Empaths are sensitive people who really care about the feelings and struggles of others. They willingly give their energy, time, mental, and material resources to support others.

Empaths get taken advantage of because the energy they emit pulls other people close to their giving nature, and they often lack the boundaries and assertiveness to keep these dynamics healthy.

Being able to feel other people’s emotional states can become really draining if you don’t know when to draw the line, so Empaths usually expect others to respect their boundaries. However, many people, either consciously or unconsciously, won’t remember to care for your energy. It’s your job to assert those boundaries and protect yourself.

How To Stop Being Taken Advantage Of By Loved Ones

It’s very easy for Empaths to forget all about boundaries when the relationship is important to them. Being taken advantage of by family or friends is very usual: think of it. You love those people more than anyone. You never want any of your relatives or besties to suffer.

At the same time though it is important to remember that there are some things that you just can’t fix for people unless they decide to work on their own selves and take action for their lives. Even if you were a trained therapist or coach and you were being paid by your clients, you still wouldn’t be able to magically solve all their problems without their own decision to work on them.

That is the concept of equanimity, that is, seeing people as subjects responsible for themselves. That doesn’t mean you never help anyone in need. It simply means that you become conscious of those situations where you can’t take responsibility for the way someone else feels and behaves. 

How To Stop Being Taken Advantage Of At Work

Have you ever found yourself staying later than everyone else at the office, left with tons of work while others are thanking you for your understanding to cover up for them and go out for cocktails? Have you ever ended up completing the whole group project on your own because Sally had to go to the PTA meeting and John had a date?

While Sally and John’s reasons to rely on you to ease their workload are perfectly valid, and it’s totally ok to help a man out every now and then, it is vital that this doesn’t become your routine. Sure, cover up for them once, as will Sally for you when you have a dentist appointment, but if you notice they’re calling you Maggie the People Pleaser when they’re gossiping by the photocopier, there’s probably a pattern there. This is not how teams work, and you’re not the only one being paid to finish these tasks.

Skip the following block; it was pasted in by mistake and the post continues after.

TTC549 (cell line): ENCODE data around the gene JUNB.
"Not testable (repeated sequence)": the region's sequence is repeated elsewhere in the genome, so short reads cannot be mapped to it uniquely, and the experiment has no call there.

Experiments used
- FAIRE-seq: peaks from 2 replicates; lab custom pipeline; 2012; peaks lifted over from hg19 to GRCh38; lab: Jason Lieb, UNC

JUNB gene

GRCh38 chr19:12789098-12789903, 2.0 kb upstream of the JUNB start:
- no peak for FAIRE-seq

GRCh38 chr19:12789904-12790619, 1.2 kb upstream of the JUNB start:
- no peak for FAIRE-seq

It is important to stand up for yourself in the workplace if you don’t want your every waking morning to become a nightmare. You can’t work among people who disrespect you or take you for granted. That doesn’t mean that you should call everyone a bitch or pee in their coffee, but you have the right to limit the tasks you commit to in a way that’s fair to everyone, and demand from your coworkers to treat you just as fairly.

How Do I Place Boundaries? 

First of all, it is very important to practice self-care. Self-care isn’t just shopping sprees and bubble baths. It means listening to your needs and prioritizing them. Make sure you hydrate, eat healthily, take enough rest, and exercise as the base of self-care. On the next level, assess the way you’re feeling at every given moment. Do you feel energized enough and well taken care of to hang out with a friend who is facing some problems and needs guidance? If yes, great! If no, understand that you have the right, to be honest with them and stay at home to recharge. 

Communication is also very important. Don’t be afraid of saying how you really feel. If the other person really cares for you as you care for them, they will understand. Saying no and putting yourself first every now then doesn’t make you a bad person.

Moreover, when we place boundaries, we need to remember to be assertive. Not all people will be willing to respect those boundaries, especially if they have a history of taking advantage of our energy and time at work, or if they are close loved-ones who expect us to always be there for them. It’s important to not fear to assert our needs and demanding space and time for ourselves.

Last but not least, realize that you’re not put on this Earth to fix every single problem you notice. While these feelings are very admirable, their execution is always impossible and will leave you exhausted. At the end of the day, if you try to help every single person who shows up at your door, you will have no energy to support yourself and those who really matter to you.

 
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Tommy P.
Tommy P.

My very first thought when I became aware of my very own consciousness in this earthly world was... "whoa... why are we here? what's the meaning or purpose to life?" I was never able to shake these questions... So come join me on my podcast of rants on many different topics that will assist you in seeing things through a rose-colored lens and on living a life of well-being.